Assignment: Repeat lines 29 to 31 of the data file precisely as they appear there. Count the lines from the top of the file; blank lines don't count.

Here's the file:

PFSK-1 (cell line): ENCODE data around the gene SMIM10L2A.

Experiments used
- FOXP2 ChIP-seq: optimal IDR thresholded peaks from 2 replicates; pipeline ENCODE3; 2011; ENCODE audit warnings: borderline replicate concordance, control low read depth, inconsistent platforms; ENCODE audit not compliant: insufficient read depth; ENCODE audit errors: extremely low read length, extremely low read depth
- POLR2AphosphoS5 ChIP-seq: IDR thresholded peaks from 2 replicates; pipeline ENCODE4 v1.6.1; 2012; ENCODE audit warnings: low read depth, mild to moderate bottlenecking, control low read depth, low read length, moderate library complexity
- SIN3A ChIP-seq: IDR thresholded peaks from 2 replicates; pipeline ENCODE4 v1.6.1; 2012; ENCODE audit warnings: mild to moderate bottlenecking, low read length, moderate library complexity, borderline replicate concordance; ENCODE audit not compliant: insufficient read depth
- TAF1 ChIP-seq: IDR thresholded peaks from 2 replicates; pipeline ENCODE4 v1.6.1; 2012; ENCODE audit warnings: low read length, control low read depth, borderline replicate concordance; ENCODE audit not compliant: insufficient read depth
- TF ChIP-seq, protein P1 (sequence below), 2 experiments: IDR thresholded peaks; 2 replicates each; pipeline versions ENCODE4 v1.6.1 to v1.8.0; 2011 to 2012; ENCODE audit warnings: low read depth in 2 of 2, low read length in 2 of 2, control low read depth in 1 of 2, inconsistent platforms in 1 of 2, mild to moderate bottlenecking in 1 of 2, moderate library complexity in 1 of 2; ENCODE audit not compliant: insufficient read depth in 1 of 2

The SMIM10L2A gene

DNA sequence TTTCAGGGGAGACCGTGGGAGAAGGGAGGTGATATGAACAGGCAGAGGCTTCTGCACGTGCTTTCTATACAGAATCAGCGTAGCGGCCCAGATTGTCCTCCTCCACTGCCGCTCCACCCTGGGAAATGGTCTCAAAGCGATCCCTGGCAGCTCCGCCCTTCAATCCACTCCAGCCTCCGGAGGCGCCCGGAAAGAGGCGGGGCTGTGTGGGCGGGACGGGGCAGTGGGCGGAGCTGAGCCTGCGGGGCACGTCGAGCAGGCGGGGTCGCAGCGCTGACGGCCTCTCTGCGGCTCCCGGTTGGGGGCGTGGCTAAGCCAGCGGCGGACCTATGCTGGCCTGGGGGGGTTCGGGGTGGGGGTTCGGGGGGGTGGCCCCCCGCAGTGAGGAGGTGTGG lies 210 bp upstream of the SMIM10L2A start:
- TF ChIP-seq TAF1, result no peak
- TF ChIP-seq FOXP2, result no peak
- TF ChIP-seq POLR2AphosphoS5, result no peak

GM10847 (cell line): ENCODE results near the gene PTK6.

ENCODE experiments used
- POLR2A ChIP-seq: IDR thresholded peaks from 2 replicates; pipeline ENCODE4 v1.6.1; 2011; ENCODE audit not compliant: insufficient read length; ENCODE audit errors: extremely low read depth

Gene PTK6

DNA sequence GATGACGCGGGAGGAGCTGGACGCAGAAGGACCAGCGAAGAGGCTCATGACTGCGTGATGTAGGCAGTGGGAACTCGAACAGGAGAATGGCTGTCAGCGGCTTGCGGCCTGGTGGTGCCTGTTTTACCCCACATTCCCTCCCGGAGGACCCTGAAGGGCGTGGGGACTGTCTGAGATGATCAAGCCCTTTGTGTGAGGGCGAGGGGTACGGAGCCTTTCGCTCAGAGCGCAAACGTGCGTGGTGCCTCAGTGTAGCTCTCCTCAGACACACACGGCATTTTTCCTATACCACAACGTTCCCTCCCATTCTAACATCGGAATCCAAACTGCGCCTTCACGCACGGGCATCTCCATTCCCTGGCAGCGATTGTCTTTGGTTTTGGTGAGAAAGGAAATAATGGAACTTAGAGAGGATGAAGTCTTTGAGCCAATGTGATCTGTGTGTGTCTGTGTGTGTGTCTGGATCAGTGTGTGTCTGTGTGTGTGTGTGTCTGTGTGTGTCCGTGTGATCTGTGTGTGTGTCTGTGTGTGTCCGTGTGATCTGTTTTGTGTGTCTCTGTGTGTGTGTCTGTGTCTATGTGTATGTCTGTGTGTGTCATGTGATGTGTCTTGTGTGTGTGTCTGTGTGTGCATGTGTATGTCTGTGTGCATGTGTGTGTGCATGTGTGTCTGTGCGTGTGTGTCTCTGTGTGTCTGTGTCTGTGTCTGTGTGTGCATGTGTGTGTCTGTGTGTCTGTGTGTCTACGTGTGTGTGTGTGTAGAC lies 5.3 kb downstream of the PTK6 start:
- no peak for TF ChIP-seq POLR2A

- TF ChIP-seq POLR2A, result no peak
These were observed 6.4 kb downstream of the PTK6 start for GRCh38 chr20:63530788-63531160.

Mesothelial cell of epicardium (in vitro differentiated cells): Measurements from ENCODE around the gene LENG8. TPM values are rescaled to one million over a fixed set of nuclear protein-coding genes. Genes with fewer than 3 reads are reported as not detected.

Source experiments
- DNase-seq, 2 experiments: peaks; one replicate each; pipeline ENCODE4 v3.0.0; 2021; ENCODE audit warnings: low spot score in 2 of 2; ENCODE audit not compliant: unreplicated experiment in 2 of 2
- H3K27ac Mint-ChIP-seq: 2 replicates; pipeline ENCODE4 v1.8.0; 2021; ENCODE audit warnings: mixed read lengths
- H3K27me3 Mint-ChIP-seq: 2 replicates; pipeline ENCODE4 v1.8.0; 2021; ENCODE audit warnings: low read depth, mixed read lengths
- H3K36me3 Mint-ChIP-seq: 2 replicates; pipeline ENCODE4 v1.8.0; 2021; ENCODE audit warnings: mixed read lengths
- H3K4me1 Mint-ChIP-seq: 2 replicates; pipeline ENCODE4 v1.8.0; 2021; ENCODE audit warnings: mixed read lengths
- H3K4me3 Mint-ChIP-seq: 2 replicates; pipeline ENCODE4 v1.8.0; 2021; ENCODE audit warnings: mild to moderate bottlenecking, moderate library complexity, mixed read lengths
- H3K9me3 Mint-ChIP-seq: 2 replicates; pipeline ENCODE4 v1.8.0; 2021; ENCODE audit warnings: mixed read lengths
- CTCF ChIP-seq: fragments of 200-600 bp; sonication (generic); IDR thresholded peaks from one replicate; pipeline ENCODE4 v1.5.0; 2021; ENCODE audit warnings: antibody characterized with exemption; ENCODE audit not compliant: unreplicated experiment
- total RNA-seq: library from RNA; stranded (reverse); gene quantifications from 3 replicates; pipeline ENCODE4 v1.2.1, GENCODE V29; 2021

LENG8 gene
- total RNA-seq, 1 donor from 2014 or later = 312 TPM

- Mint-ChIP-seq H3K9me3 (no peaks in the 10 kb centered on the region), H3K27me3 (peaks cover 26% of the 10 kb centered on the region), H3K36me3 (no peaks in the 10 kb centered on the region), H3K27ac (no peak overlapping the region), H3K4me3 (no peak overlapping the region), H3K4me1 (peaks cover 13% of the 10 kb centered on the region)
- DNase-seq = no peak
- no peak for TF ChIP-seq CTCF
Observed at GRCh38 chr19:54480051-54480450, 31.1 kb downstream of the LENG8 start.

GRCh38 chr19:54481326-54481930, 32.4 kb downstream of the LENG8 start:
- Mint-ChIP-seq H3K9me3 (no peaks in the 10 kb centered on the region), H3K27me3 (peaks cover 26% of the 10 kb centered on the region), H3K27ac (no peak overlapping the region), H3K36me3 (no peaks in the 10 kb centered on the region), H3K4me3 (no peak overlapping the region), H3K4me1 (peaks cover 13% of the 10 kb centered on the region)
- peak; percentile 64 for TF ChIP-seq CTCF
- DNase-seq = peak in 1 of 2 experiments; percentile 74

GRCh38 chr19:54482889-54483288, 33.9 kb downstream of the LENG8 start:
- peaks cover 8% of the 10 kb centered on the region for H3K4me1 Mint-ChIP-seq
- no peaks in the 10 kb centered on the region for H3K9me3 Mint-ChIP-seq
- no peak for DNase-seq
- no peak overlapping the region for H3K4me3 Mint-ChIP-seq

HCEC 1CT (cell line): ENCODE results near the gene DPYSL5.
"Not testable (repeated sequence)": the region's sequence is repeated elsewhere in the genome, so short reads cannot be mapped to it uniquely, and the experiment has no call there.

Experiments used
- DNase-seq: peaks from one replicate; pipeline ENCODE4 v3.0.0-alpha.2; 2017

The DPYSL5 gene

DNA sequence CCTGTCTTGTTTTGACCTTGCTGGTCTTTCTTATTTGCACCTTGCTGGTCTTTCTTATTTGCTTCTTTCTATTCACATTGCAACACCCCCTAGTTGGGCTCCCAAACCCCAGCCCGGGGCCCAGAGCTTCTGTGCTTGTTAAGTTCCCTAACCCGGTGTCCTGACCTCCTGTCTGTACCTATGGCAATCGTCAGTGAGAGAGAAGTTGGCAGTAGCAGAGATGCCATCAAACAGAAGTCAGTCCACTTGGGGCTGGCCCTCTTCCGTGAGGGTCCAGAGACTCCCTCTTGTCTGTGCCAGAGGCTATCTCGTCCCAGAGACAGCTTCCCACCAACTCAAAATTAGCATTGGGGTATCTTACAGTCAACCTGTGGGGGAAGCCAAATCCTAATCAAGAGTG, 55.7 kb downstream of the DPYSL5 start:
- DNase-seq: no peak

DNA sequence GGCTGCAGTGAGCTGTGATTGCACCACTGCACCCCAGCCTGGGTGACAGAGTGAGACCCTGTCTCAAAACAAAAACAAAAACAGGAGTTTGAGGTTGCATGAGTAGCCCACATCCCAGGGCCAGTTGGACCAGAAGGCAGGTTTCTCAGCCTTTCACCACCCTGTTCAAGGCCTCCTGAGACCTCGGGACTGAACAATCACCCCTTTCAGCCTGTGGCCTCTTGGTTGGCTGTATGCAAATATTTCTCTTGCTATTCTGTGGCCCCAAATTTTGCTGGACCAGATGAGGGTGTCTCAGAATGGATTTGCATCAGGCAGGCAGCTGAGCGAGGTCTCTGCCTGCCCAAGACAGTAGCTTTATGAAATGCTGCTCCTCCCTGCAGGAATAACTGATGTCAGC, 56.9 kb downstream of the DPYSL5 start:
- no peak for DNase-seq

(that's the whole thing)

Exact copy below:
- H3K9me3 Mint-ChIP-seq: 2 replicates; pipeline ENCODE4 v1.8.0; 2021; ENCODE audit warnings: mixed read lengths
- CTCF ChIP-seq: fragments of 200-600 bp; sonication (generic); IDR thresholded peaks from one replicate; pipeline ENCODE4 v1.5.0; 2021; ENCODE audit warnings: antibody characterized with exemption; ENCODE audit not compliant: unreplicated experiment
- total RNA-seq: library from RNA; stranded (reverse); gene quantifications from 3 replicates; pipeline ENCODE4 v1.2.1, GENCODE V29; 2021